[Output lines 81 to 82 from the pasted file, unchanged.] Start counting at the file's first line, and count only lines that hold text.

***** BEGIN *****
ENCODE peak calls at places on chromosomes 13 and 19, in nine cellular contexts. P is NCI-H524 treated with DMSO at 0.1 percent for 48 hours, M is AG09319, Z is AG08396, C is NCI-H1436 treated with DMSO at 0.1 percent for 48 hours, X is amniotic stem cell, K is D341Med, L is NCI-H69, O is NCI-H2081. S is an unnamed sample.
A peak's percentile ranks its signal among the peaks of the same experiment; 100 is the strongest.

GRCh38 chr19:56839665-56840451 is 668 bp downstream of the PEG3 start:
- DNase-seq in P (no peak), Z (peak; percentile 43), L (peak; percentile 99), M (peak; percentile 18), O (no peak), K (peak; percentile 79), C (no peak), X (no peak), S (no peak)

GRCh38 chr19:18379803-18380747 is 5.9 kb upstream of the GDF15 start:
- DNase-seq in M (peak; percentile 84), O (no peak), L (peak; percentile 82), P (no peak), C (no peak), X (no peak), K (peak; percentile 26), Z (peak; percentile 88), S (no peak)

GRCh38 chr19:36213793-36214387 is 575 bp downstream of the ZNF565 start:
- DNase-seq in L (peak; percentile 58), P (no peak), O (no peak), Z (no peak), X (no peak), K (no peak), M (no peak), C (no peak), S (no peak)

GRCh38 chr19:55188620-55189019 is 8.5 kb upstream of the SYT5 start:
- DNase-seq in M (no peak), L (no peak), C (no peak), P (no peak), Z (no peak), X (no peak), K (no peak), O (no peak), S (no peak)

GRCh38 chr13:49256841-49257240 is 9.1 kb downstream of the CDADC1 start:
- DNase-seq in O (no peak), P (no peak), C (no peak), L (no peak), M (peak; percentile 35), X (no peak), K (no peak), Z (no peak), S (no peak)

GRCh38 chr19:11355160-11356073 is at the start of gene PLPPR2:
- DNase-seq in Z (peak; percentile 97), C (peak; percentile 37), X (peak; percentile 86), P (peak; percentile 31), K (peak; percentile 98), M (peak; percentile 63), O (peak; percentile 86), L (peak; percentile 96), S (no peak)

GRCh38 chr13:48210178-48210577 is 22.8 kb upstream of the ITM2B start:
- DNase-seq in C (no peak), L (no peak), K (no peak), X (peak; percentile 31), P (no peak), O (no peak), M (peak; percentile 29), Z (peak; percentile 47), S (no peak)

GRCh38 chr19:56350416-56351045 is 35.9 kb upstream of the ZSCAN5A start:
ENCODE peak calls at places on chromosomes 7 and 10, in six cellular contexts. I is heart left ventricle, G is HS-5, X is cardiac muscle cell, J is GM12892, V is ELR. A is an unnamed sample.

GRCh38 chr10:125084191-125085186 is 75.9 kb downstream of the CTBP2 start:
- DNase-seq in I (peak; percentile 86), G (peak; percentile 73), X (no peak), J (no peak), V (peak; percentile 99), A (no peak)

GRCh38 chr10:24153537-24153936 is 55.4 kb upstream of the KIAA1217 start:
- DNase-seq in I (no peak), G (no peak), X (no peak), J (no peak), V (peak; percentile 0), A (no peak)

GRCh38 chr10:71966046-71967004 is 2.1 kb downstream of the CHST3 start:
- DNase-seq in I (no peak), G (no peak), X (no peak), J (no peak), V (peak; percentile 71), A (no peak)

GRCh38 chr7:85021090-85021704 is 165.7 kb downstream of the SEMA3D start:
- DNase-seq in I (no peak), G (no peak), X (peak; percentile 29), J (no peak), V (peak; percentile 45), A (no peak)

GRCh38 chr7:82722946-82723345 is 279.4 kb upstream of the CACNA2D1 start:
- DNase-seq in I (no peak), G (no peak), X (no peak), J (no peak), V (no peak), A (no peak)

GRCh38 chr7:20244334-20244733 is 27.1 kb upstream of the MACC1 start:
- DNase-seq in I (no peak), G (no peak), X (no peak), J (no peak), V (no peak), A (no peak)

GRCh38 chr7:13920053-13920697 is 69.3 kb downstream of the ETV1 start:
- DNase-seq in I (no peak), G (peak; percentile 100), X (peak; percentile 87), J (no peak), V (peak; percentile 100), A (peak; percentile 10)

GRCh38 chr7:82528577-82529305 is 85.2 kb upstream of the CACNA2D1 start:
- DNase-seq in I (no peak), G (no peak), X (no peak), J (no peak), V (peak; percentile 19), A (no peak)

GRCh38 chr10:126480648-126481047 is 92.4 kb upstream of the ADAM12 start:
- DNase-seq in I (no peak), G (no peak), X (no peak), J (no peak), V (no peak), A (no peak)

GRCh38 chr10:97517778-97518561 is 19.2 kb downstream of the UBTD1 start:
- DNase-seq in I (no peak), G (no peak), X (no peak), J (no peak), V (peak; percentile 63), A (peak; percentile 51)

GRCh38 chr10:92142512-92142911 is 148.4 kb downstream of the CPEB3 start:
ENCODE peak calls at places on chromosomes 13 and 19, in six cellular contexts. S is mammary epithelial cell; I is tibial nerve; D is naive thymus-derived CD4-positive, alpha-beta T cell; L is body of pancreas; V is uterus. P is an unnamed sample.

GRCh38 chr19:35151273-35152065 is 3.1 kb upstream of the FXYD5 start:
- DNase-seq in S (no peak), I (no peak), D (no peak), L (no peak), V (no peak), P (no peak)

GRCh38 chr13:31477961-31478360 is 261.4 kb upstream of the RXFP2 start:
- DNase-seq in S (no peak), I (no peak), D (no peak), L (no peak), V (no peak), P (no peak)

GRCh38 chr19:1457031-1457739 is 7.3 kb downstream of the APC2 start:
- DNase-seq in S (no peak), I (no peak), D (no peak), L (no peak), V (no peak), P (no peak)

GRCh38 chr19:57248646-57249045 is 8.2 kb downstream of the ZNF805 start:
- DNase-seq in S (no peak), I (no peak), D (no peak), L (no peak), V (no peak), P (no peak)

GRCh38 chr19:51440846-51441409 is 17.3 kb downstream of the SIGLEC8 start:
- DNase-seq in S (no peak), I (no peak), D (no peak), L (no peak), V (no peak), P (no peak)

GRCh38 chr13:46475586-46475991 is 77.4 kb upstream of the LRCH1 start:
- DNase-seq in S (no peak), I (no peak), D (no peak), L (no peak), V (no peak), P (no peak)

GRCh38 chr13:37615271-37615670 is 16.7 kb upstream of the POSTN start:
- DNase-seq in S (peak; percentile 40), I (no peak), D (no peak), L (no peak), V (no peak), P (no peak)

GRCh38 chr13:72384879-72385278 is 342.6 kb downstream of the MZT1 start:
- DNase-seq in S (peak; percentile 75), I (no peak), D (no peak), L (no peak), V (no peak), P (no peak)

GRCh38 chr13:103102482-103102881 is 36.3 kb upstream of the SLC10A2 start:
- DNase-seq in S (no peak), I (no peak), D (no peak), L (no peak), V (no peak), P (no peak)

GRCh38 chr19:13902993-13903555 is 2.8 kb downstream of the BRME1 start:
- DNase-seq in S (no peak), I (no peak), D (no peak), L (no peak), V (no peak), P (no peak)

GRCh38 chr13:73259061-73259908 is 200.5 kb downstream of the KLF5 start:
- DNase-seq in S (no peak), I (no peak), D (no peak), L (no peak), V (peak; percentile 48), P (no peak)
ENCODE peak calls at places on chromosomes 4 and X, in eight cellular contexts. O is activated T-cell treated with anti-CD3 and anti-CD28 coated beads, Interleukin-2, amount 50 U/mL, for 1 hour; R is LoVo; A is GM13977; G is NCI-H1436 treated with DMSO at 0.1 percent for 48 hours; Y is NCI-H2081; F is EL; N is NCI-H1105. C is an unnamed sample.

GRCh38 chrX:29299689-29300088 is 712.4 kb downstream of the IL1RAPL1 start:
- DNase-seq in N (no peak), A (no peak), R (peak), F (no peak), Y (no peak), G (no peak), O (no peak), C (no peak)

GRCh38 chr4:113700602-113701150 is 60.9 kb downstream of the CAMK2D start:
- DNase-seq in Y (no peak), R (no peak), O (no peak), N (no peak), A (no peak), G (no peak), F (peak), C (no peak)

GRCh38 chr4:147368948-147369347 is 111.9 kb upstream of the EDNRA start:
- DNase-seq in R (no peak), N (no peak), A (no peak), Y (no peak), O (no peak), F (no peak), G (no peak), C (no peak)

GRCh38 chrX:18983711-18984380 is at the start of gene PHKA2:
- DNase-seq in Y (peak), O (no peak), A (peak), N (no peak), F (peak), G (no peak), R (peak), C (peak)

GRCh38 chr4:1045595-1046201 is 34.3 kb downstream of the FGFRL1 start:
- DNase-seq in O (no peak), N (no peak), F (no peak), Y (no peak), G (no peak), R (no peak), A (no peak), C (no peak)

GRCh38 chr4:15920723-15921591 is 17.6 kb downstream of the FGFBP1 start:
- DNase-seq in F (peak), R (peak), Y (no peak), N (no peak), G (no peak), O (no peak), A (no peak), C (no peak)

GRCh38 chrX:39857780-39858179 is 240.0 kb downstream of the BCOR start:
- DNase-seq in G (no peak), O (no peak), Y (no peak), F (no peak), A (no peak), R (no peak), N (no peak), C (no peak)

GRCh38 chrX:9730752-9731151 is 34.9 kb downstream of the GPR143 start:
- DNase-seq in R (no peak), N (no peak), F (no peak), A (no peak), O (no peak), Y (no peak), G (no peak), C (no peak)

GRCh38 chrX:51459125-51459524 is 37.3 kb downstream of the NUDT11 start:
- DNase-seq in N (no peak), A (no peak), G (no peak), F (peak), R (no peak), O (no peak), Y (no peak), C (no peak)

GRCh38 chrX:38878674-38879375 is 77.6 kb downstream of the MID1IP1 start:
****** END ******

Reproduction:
- DNase-seq in N (no peak), A (no peak), G (no peak), F (peak), R (no peak), O (no peak), Y (no peak), C (no peak)

GRCh38 chrX:38878674-38879375 is 77.6 kb downstream of the MID1IP1 start: